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I am trying to cross-compile a Linux kernel for an ARM-target (Freescale i.Mx28) on a windows host. I know that this approach is not the best one compared to using a Linux host but unfortunately it's not up to me to decide that.

The restrictions are:

I got that far, that I worked around the missing case sensitivity on windows so that I can extract the kernel sources using cygwin. But now I got problems with the kernel Makefile. I think there are some issues with the windows paths as I get the error message *** multiple target patterns. Stop., which comes from the : in paths and other errors concerning the dependency check when configuring:

      HOSTCC  scripts/basic/fixdep
    /usr/bin/sh: scripts/basic/fixdep: cannot execute binary file
    make[1]: *** [scripts/basic/fixdep] Error 126
    make: *** [scripts_basic] Error 2

Is there a way to port the Makefile without having to rewrite it or is there another way to build the kernel without using the given Makefile? Can I use the sourcery toolchain or IDE to handle the Makefile? Do you know any other way to build the kernel within the given restrictions?

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You should ask your board support provider and compiler vendor. – sessyargc.jp Jan 24 '12 at 2:44
Can't you simply install a Linux VM? It would be on windows and takes 30 minutes top on a VirtualBox... – Quentin Casasnovas Jan 24 '12 at 23:15
up vote 2 down vote accepted

To cross compile the kernel, you'll need two compilers: One that is able to build tools that run in your build environment, and one that can create executables for your target.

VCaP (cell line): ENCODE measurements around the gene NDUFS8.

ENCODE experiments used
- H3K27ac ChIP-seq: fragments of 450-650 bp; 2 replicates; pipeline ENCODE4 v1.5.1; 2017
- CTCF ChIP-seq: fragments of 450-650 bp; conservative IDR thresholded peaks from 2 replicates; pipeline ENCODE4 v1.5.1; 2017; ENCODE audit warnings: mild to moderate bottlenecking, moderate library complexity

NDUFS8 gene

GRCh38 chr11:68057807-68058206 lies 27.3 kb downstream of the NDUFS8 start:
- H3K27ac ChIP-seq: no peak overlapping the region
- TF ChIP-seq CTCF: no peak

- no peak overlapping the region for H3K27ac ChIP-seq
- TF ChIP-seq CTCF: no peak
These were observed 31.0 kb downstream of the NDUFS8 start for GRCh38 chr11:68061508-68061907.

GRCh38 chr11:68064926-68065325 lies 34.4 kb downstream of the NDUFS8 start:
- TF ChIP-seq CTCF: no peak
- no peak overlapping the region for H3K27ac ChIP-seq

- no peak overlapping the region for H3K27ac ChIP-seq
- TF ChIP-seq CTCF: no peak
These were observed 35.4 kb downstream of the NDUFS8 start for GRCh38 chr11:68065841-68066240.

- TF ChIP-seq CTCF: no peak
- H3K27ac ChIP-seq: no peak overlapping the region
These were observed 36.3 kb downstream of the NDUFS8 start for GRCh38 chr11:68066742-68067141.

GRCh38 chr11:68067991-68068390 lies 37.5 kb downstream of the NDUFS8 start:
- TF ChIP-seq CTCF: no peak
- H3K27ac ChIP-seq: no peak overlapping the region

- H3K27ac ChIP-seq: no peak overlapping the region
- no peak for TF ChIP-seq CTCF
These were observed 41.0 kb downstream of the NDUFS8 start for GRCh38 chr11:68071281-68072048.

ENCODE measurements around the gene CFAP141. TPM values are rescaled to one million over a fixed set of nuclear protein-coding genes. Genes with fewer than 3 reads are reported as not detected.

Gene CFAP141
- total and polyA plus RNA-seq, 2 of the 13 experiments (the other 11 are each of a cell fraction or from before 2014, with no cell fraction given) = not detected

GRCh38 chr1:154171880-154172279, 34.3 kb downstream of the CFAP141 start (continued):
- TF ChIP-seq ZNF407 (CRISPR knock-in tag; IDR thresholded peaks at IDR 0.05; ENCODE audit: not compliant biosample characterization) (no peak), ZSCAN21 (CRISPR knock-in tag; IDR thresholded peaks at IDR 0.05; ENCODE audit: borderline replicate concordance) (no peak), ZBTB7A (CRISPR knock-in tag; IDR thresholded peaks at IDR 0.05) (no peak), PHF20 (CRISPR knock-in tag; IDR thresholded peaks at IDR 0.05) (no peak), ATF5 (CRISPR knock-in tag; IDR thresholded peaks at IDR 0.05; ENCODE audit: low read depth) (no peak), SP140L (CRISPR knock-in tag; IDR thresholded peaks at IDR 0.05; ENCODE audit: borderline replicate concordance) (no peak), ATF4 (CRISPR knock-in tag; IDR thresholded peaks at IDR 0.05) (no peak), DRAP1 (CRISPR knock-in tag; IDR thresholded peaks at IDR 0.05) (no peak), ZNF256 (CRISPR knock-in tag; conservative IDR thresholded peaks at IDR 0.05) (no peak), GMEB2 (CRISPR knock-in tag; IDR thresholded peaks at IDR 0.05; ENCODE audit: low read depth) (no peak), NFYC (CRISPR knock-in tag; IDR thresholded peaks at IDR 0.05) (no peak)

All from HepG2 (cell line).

It seems like you aren't really cross compiling but you have just replaced your compiler. You are now building tools required for the build for ARM and try to run them on Windows.

You can specify which cross compiler to use:

make ARCH=arm CROSS_COMPILE=your-compiler-prefix- ...

You might also have a problem with the filesystem. The filesystem in Windows is case-insensitive and the Kernel build might create files where the case matters. To get support for a case-insensitive filesystem on Windows, you can have a look at Windows Services for UNIX.

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Use another toolchain! CodeBench is NOT compatible with building Linux on Windows hosts, not matter what eye candy (lies) they put on their website about using CYGPATH etc. I have tried this myself for weeks, and the problem is that CB accepts POSIX paths, but insists outputting Win32 paths that are hard, if not impossible to control in the Linux Kernel Make procedures. I'm not saying it is impossible, I'm sure it is possible. But it is not worth the time, no matter what your boss tell you. There are more problem to consider. Another problem is that the tools in the Linux sources ./scripts directory are not directly compatible with the Windows environment and thus, although they might compile they don't run as expected. They need to be patched!

The best chance you have, is by compiling your own cross-compiler with Cygwin. Or find one already cooked for you.

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That's just what I found out myself...eventually I gave up and convinced everybody to start building Linux on Linux, because everything else is just stupid^^ – Tobson Jan 18 '13 at 17:26
If you want to know ALL the details why this is so problematic, have a careful look at this SamyGo wikientry. – user1147688 Oct 29 '13 at 21:41

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